“Lewin then deals in detail with the major psychoactive drugs, including morphine, heroin, cocaine, cannabis, peyotl, fly agaric, henbane, datura, alcohol, chloral, kava kava, betel, coffee, tea, cocoa, and tobacco, classifying them as euphorics, phantastics, inebriants, hypnotics, and excitants. His descriptions have not, in my view, anywhere been bettered. As the first investigator of Piper methysticum, he details the nature of the plant, how kava is prepared and drunk, its effects, and its active ingredients. He then paints the plight of the kavaist, ‘incessantly tormented with the craving for his favourite beverage . . . degenerate through prolonged abuse . . . eyes red, inflamed, bloodshot, dull, bleary, and diminished in their functions . . . extremely emaciated …’ Not what Western purveyors of kava tell us. Of all the vignettes, that on alcohol is the best, illuminated by a profound historical perspective. Here we learn how alcoholic beverages have been prepared through the ages, around the world, by fermentation and distillation techniques used by Anglo-Saxons and Aymaras, Kalmuks and Quechuas, Tatars and Tungus. And a sober essay on temperance and abstinence gives counterbalance to the intoxicating language and lore of inebriation. One could get drunk on Lewin’s literary prose, with its historical allusions, without needing recourse to the substances themselves.”
But, as I also wrote, don’t rely on my hallucinations: read this classic yourself.
Jeffrey Aronson is a clinical pharmacologist, working in the Centre for Evidence Based Medicine in Oxford’s Nuffield Department of Primary Care Health Sciences. He is also president emeritus of the British Pharmacological Society.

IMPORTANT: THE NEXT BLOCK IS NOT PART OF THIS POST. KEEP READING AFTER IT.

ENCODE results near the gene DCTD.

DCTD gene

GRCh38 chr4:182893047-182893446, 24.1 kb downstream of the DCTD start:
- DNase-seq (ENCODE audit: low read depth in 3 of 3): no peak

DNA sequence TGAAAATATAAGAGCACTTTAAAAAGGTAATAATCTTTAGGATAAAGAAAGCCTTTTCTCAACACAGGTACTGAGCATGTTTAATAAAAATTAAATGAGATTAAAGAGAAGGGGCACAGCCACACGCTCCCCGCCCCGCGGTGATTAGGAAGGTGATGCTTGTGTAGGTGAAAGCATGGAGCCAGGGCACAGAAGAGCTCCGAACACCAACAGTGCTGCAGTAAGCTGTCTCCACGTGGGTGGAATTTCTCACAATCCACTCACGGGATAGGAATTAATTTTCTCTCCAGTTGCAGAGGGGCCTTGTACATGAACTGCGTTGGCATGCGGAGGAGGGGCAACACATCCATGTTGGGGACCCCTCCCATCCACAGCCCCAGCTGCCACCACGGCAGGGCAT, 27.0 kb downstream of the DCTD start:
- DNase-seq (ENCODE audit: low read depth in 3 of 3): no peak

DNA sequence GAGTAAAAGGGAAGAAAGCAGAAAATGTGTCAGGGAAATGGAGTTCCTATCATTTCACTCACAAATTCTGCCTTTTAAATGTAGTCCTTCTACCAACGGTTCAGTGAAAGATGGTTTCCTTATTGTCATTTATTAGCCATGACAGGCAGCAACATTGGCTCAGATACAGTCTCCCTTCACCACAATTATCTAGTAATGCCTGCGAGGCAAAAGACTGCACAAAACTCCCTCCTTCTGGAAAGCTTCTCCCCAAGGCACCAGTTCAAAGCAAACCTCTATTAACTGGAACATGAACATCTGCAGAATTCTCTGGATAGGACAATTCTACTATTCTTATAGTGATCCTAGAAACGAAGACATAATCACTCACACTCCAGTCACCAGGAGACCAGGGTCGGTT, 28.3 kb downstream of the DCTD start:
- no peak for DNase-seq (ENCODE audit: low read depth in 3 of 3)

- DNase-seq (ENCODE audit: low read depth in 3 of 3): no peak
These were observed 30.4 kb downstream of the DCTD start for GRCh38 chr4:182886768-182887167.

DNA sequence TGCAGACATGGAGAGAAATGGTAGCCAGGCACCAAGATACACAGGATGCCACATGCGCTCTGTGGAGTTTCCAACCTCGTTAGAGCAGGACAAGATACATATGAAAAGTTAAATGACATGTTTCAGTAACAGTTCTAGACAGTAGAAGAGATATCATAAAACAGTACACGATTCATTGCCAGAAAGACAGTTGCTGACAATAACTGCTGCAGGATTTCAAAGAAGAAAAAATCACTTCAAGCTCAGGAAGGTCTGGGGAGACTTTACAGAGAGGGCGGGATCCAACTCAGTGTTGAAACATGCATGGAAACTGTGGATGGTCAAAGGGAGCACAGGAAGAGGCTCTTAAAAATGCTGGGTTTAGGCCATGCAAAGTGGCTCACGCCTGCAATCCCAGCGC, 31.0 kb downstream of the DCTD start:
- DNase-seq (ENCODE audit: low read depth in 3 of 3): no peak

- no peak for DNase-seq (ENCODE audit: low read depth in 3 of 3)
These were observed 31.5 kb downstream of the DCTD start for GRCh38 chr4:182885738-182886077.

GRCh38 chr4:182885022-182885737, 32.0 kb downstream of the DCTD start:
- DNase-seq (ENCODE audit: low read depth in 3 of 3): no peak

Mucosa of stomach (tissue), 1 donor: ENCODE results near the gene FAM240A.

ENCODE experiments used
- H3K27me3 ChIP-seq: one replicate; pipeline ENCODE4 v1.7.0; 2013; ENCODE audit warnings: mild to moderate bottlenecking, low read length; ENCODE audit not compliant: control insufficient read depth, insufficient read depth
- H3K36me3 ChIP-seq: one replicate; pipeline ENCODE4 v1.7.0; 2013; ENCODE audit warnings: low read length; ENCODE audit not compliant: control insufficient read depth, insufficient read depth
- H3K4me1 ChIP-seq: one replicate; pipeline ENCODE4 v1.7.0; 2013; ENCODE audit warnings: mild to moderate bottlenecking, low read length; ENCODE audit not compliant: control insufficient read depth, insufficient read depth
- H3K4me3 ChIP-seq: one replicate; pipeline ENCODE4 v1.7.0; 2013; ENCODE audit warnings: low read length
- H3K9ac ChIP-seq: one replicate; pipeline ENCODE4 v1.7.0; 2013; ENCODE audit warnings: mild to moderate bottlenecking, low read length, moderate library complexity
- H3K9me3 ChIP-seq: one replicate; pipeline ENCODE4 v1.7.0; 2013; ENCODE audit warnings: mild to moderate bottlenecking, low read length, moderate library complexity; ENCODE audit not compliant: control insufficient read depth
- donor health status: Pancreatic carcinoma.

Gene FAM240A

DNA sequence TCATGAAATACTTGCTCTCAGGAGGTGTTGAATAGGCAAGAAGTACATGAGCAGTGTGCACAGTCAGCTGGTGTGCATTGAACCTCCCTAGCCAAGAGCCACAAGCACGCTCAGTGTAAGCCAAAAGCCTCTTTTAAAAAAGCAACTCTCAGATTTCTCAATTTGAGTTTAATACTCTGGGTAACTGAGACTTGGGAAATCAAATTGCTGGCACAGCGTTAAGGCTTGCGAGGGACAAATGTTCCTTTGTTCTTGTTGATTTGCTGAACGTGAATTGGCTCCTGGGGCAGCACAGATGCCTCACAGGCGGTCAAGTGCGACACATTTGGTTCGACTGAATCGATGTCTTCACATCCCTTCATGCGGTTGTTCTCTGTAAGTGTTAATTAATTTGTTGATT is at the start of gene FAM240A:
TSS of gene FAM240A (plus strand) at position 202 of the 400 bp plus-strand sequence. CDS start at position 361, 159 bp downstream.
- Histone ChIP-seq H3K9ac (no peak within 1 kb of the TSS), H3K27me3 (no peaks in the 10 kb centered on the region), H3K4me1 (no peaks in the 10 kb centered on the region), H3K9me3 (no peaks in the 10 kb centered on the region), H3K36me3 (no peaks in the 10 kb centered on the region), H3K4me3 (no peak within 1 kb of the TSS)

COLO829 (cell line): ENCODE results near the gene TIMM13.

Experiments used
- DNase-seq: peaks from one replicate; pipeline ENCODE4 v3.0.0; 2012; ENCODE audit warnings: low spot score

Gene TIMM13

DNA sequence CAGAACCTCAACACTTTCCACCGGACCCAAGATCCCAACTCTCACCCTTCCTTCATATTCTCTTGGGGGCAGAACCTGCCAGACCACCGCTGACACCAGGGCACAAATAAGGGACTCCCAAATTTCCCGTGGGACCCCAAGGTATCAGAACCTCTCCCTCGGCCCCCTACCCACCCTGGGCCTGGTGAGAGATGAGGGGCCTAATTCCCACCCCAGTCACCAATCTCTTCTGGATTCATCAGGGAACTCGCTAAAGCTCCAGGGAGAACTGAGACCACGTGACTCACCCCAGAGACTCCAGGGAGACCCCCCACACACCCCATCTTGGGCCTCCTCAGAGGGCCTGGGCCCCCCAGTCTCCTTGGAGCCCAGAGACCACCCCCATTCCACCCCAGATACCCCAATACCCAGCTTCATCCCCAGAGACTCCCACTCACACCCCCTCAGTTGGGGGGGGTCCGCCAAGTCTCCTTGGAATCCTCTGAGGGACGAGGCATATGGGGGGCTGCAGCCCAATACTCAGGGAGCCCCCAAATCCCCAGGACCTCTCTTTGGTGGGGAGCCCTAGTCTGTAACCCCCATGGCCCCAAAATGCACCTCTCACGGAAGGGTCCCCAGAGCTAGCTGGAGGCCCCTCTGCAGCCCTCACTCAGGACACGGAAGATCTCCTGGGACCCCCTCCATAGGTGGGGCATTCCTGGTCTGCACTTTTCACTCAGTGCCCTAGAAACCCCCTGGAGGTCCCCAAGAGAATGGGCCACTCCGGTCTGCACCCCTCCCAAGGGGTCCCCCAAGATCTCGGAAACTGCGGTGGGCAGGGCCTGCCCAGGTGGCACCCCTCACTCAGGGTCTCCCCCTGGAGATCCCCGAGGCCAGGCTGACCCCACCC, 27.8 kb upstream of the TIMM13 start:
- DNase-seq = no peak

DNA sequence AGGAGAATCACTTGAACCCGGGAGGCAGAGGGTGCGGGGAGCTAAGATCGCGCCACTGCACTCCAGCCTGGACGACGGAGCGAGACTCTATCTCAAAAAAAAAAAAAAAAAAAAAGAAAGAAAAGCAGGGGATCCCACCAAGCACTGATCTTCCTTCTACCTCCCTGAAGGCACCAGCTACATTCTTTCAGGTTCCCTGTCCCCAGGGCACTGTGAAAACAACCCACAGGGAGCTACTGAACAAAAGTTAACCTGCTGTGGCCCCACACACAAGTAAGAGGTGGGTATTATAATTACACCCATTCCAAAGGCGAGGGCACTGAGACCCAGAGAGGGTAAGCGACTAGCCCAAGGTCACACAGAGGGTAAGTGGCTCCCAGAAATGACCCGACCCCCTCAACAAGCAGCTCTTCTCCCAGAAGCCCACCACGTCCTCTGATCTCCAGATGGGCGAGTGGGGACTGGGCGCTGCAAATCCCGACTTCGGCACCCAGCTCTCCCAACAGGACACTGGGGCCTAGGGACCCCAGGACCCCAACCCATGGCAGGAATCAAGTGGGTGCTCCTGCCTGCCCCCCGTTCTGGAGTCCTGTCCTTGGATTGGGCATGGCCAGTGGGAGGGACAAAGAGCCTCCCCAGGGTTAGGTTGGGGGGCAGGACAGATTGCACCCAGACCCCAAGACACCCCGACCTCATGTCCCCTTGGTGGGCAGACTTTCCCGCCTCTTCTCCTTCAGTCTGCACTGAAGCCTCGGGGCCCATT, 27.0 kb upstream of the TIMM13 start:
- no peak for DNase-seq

Competing interests: None declared.
This week’s interesting integer: 257
257, each of whose digits is prime, and is itself prime, features in several facts about prime integers.
• 257 is one of only three known prime integers that have the general form nn + 1:
11 + 1 = 2
22 + 1 = 5
44 + 1 = 257
• 257 is the fourth Fermat prime, named after Pierre de Fermat (1601–65), who first studied them and who is better known for his last theorem.
Fermat numbers, which do not have to be primes, have the following form:
If 2k + 1 is a prime and k > 0, k must be a power of 2; i.e. k = 2n.
So, letting n = 0, 1, 2, 3, 32, or 64, we get the first five Fermat primes: 3, 5, 17, 257, 4,294,967,297, and 18,446,744,073,709,551,617. In fact, only these five Fermat primes are known, and there may be no more.
• 257 is a Pythagorean prime, in other words one of the form 4n + 1. Not all numbers that have this form are prime. However, when they are, they are also the sums of two squares; in this case, 257 = 162 + 12. That this is so is a theorem that was propounded by Fermat. And by Pythagoras’s theorem, such numbers are also the squares of the hypotenuses of right-angled triangles with integer legs; in this case √257 (= 16.03) is the hypotenuse of the right-angled triangle whose legs are 1 and 16 units in length.
• 257 is also a quartan prime, i.e. of the form x4 + y4, in this case 44 + 14; it is the fourth such, after 2, 17, and 97.
• 257 is the sixth balanced prime (after 5, 53, 157, 173, and 211), one that is the average of the previous and the following prime, in this case 251 and 263.
• 257 is a sexy prime, one of a pair that differ by 6, in two ways: 251/257 and 257/263.
• 257 is the fourth prime that is palindromic in binary (100000001), after 3, 5, and 17.